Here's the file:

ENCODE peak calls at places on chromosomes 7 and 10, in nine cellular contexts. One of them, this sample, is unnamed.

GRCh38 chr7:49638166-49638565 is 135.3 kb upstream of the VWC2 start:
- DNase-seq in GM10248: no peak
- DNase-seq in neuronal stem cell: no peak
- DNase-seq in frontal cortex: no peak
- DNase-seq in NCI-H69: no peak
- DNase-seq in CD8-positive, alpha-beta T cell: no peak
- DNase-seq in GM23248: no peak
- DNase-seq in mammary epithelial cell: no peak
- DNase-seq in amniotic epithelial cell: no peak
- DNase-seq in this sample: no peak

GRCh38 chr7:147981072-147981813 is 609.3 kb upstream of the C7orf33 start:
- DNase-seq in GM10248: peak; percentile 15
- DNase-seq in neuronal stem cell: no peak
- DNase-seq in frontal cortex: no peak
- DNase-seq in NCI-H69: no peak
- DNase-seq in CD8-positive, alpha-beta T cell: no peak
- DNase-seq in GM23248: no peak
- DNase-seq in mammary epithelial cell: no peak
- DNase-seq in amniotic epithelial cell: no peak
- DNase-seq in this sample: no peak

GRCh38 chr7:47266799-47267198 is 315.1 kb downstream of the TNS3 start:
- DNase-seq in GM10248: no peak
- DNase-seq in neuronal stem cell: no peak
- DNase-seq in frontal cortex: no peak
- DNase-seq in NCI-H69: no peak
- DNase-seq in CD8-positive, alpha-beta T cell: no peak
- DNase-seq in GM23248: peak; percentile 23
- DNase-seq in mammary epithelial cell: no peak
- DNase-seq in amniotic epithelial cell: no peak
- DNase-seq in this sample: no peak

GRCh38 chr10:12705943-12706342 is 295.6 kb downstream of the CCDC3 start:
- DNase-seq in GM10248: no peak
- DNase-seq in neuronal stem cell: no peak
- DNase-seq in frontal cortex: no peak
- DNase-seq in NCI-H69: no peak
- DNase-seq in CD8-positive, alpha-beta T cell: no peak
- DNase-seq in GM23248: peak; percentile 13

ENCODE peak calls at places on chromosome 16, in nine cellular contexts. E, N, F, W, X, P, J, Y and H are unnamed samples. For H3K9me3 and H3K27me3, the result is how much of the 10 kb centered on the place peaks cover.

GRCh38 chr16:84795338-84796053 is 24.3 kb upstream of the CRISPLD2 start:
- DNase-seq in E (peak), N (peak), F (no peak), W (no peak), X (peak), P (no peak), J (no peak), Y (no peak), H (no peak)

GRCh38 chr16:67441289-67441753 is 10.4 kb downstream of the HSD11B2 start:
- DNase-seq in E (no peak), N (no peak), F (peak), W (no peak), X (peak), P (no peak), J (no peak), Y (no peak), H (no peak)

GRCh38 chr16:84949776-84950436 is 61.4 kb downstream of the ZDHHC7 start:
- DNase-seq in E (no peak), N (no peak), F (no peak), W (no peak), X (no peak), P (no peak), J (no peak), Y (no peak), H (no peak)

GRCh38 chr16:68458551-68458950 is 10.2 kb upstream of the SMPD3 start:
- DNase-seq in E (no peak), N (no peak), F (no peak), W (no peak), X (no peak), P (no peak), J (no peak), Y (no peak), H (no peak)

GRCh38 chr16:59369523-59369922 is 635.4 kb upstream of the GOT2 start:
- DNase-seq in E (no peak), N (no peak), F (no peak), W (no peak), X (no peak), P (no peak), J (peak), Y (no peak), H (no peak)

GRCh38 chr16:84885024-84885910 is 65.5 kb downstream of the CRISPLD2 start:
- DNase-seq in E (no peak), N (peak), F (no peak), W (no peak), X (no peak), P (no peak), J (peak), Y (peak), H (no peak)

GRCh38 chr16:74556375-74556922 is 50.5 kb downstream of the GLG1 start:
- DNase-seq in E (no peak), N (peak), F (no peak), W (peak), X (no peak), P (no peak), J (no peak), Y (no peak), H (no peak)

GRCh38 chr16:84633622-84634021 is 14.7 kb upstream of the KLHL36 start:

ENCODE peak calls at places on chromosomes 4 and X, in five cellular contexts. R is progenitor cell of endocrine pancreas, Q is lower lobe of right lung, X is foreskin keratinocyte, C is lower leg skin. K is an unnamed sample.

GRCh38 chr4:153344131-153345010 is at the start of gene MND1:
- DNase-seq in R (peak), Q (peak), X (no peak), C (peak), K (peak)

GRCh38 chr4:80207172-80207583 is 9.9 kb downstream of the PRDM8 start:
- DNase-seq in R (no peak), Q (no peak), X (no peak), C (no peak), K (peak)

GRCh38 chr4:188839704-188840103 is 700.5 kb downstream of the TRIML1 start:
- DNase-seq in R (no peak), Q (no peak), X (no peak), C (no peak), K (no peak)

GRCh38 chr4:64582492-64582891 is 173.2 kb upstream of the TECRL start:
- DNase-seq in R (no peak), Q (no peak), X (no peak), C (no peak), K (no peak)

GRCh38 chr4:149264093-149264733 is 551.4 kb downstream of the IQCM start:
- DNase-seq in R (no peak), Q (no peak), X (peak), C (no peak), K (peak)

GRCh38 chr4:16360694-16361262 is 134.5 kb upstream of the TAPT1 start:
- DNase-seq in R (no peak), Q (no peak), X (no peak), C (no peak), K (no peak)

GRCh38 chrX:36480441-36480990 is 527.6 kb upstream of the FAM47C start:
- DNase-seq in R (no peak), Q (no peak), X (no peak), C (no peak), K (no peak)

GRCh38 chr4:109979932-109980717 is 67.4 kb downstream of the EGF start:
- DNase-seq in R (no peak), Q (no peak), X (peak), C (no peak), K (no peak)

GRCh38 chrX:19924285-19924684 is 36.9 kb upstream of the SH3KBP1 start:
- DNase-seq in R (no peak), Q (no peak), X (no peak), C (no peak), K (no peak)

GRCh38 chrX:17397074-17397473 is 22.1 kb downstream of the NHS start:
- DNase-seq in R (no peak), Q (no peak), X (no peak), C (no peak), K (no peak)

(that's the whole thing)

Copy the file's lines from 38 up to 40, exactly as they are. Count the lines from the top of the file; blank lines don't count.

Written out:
- DNase-seq in GM23248: peak; percentile 13

ENCODE peak calls at places on chromosome 16, in nine cellular contexts. E, N, F, W, X, P, J, Y and H are unnamed samples. For H3K9me3 and H3K27me3, the result is how much of the 10 kb centered on the place peaks cover.

GRCh38 chr16:84795338-84796053 is 24.3 kb upstream of the CRISPLD2 start: